EHS: The Amazening | Buzz Blog
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EHS: The Amazening



I'd never noticed East High School's weird slogan until today. As we drove past, there it was: a big, fancy screen-printed banner, as big as you please, with the words "East High School 'Where Amazing Happens.'"---

It's a curious and practically nonsensical phrase. Like Apple's old "Think Different" campaign, it requires the reader to execute a series of mental gymnastics to iron out the grammar. That campaign, you remember, drew criticism from militant defenders of the English language who, insisting that verbs are not nouns to be modified willy-nilly by adjectives, recommended "Think Differently."

Apple devotees leapt into action, claiming "different" was used as an adjectival noun and justifying the slogan not as a command to change one's own way of thinking but as an exhortation to "Think [about things that are] Different" or some damned thing like that. (Still, in that case, isn't human thought normally placed within quotation marks -- i.e., "Think 'Different'" -- or, if you're a popular novelist, set in italics?)

I'm as surprised as anyone to find I'm still steamed about this 13-year-old grammar travesty, but as it turned out, Henry Fowler's posse was no match for Steve Jobs' personality cult, and the campaign remained adverb-free until its death many years later.

As it turns out, "Where Amazing Happens" was used in a much-parodied campaign for the National Basketball Association a few years back. Of course, we can't hold the NBA to the same linguistic standards as, say, Oxford University. On the other hand, when we're talking about one of the best public schools in the state, we must try to make sense of the idea that "amazing" not only goes on within its hallowed halls, but with sufficient frequency to warrant a public declaration. In other words, once EHS got hold of it, its seemingly awkward grammar became intentional.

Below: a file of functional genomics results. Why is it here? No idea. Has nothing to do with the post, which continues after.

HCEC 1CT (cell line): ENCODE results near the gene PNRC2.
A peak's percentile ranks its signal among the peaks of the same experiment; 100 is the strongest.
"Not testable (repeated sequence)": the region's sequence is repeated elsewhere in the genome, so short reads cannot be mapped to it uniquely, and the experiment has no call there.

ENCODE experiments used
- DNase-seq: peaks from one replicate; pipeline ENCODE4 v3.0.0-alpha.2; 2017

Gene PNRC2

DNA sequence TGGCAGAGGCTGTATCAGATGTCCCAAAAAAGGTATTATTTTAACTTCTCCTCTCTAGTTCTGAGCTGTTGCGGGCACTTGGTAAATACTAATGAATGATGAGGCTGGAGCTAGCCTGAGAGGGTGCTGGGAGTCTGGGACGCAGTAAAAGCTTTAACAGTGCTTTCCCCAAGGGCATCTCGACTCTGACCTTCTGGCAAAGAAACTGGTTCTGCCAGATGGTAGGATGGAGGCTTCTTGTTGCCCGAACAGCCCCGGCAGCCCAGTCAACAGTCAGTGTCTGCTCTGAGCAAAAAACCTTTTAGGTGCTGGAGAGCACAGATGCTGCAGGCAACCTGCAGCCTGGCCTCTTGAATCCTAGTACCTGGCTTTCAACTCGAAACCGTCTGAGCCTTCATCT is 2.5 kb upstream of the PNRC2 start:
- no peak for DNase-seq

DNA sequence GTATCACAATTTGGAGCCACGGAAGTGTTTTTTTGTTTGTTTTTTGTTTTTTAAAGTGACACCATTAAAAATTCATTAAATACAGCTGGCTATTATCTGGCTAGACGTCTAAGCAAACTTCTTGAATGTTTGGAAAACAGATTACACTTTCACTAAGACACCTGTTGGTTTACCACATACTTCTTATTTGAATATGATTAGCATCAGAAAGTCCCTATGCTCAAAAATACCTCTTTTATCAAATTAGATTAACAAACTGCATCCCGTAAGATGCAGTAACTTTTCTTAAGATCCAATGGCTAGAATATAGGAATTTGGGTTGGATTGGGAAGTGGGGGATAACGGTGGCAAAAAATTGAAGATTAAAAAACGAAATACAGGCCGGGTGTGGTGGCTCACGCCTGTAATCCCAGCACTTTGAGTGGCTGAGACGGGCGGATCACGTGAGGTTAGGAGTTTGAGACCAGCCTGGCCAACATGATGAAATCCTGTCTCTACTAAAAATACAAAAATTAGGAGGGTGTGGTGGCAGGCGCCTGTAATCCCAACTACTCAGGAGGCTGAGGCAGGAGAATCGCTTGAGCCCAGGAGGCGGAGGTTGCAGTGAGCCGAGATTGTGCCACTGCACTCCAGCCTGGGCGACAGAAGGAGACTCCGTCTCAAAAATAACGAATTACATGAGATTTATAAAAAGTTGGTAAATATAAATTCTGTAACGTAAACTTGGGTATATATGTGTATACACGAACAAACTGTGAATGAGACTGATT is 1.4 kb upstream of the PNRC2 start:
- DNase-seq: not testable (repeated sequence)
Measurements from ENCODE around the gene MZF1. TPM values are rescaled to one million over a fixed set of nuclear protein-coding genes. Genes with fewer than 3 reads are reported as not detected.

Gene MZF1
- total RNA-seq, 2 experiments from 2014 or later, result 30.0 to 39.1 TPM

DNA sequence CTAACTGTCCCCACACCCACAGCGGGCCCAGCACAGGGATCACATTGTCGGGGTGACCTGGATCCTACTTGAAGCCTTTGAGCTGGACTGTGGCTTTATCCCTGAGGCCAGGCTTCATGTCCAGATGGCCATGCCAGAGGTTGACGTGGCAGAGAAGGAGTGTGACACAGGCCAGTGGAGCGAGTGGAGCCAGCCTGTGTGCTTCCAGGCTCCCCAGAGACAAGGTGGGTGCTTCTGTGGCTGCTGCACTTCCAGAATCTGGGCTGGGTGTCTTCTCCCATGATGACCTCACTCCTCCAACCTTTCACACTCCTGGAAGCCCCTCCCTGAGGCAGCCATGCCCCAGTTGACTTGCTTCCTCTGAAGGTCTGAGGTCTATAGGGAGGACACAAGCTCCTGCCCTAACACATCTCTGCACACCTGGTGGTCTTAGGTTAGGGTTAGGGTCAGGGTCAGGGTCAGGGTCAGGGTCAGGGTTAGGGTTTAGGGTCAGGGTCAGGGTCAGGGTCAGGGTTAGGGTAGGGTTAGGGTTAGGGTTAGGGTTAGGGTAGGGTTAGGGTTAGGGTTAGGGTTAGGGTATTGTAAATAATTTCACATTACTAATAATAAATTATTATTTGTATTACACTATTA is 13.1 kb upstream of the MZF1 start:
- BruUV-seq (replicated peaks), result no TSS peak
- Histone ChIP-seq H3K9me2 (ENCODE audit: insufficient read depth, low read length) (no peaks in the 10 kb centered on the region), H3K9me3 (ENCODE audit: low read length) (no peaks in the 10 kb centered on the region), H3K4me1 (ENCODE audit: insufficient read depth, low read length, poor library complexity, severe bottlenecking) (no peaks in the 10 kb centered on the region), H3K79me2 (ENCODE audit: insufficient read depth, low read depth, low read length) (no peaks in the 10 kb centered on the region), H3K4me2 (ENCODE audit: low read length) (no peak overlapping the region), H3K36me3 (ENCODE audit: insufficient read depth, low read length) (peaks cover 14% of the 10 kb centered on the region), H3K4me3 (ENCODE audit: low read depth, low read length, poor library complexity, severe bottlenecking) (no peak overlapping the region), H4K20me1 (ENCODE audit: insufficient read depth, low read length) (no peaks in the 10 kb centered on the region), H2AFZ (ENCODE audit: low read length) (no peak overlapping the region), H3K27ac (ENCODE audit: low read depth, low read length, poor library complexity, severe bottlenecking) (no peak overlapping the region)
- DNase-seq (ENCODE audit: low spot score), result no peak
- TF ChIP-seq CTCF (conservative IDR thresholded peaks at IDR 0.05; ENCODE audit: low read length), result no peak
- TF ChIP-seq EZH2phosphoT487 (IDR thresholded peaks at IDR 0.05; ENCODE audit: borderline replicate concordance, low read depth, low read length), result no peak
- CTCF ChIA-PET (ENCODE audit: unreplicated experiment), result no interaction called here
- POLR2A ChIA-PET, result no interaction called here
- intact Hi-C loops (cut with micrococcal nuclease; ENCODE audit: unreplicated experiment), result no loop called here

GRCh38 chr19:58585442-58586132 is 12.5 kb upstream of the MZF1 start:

Now, if we were to play Mad Libs with the construction "Where [blank] Happens," we'd naturally expect to fill it in with a noun phrase such as "Education" or "the Filming of Disney Musicals So Terrible Rogers & Hammerstein Are Still Spinning in Their Graves."

My best guess is that "amazing" is being used as one of those tricky-dicky verbal nouns* -- but not in its most obvious sense as the class of all things that cause amazement (i.e., "Where [the] Amazing Happens"), else the definite article would not have been omitted.

The only thing I can think of is that "amazing" must be derived from the sense meaning the act of causing amazement -- e.g., if Miss Geats never tires of amazing [progressive verb] her AP English class by reenacting violent scenes from Beowulf, one might say she finds the act of amazing [verbal noun] her students to be an effective educational technique, and so there's a lot of amazing going on in that classroom.

So, really, it makes perfect sense: "East High School [Is] Where [a Substantial Amount of] Amazing Happens."

Note: I've learned that grammar criticism is a losing game -- it just invites people smarter than I to take out their red pens and prove my illiteracy -- so why not make a game of it? Let's just say I've surreptitiously hidden one or more grammatical errors in this blog entry. Can you spot them all?


* After reading Geoffrey K. Pullam's Language Log entry, I've become afraid to use the term "gerund."

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